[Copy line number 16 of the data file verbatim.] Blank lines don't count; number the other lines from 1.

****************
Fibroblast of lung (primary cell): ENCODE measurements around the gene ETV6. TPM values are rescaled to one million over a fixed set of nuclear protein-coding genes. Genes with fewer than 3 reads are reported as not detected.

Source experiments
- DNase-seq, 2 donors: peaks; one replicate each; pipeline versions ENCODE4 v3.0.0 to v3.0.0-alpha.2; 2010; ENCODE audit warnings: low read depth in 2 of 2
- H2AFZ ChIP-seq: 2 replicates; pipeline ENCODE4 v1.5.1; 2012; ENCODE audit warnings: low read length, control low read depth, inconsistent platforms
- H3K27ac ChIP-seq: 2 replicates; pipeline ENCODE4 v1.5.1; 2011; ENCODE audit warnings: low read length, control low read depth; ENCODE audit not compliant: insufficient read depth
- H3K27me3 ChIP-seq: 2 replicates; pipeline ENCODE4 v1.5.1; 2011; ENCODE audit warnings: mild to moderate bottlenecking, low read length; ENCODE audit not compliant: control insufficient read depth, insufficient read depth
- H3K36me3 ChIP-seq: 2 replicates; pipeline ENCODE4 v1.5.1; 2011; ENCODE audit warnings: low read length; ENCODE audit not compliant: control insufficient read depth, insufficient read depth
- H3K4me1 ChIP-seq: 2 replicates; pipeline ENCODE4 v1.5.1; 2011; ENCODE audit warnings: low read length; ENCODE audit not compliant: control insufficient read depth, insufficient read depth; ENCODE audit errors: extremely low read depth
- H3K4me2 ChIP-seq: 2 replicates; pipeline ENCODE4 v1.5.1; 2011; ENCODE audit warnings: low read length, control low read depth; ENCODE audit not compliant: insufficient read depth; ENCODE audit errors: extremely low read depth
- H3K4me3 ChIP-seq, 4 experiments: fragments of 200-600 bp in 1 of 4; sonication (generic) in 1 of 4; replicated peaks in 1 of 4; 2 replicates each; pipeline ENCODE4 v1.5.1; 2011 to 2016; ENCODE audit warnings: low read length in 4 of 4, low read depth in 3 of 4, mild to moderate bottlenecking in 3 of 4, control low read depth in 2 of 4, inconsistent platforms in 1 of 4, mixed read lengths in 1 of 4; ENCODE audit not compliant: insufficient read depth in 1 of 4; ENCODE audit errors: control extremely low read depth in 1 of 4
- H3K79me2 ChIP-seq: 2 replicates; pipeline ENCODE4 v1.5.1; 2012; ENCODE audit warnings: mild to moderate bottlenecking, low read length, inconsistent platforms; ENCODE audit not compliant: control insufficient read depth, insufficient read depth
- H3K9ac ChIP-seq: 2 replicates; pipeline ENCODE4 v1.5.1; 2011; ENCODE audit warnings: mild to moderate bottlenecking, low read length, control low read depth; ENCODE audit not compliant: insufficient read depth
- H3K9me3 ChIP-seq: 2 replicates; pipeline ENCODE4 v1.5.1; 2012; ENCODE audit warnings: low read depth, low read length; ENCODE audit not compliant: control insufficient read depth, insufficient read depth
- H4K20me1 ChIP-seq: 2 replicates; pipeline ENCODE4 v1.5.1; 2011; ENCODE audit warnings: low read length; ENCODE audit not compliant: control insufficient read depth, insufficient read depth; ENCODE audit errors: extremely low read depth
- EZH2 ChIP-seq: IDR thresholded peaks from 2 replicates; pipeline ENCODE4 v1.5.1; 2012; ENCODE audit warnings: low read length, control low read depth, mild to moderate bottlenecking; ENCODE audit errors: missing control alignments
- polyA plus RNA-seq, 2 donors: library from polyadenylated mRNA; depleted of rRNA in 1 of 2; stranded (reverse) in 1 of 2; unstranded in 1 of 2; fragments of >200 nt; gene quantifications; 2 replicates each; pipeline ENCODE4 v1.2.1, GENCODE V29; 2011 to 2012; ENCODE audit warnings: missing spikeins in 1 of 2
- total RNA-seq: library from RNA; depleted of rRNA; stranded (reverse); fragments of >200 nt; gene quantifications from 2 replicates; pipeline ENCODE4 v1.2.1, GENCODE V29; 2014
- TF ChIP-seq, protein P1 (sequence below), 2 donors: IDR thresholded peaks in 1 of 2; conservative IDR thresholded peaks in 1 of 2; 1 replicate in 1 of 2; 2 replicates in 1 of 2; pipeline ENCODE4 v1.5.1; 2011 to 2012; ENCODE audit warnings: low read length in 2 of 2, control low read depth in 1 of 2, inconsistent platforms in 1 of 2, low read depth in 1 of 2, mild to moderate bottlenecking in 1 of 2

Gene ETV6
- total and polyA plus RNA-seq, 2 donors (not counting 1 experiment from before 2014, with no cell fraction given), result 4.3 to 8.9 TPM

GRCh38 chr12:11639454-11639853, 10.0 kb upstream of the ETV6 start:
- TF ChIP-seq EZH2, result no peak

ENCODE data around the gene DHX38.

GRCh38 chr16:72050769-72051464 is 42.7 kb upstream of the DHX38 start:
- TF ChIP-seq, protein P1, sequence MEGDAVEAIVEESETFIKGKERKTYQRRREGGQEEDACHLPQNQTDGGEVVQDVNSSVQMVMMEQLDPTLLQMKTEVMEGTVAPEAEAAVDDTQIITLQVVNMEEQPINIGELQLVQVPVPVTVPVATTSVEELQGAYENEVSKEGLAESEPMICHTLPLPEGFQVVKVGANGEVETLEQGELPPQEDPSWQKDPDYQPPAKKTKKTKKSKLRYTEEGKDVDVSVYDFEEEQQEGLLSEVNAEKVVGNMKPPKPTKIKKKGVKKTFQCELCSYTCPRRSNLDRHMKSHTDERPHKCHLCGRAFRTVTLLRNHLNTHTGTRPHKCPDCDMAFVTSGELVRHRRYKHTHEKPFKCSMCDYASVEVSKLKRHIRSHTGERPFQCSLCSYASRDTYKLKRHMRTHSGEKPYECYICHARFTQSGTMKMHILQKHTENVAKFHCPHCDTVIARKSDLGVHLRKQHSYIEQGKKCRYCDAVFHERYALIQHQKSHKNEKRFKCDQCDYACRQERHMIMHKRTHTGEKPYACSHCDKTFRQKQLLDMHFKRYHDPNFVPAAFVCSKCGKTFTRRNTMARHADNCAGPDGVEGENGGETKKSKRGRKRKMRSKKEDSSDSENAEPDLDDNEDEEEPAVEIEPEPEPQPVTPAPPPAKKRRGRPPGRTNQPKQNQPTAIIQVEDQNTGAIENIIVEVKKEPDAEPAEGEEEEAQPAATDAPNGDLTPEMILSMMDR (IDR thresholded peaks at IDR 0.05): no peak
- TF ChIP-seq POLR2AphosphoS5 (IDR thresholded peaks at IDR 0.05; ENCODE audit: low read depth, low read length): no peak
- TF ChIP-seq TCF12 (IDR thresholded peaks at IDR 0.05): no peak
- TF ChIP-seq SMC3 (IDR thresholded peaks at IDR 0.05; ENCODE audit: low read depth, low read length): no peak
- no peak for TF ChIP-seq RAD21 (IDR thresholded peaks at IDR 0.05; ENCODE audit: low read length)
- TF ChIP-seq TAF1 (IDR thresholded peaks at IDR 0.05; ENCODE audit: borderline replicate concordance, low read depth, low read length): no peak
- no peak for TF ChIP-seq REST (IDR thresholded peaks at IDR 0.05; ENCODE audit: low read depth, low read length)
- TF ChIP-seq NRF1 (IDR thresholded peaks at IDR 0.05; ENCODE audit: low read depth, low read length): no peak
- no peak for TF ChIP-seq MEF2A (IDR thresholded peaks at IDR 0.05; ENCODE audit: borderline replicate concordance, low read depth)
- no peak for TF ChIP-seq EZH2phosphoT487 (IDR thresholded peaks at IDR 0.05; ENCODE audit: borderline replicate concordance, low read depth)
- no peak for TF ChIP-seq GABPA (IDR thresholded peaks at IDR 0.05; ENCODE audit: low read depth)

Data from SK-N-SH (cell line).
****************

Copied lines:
- polyA plus RNA-seq, 2 donors: library from polyadenylated mRNA; depleted of rRNA in 1 of 2; stranded (reverse) in 1 of 2; unstranded in 1 of 2; fragments of >200 nt; gene quantifications; 2 replicates each; pipeline ENCODE4 v1.2.1, GENCODE V29; 2011 to 2012; ENCODE audit warnings: missing spikeins in 1 of 2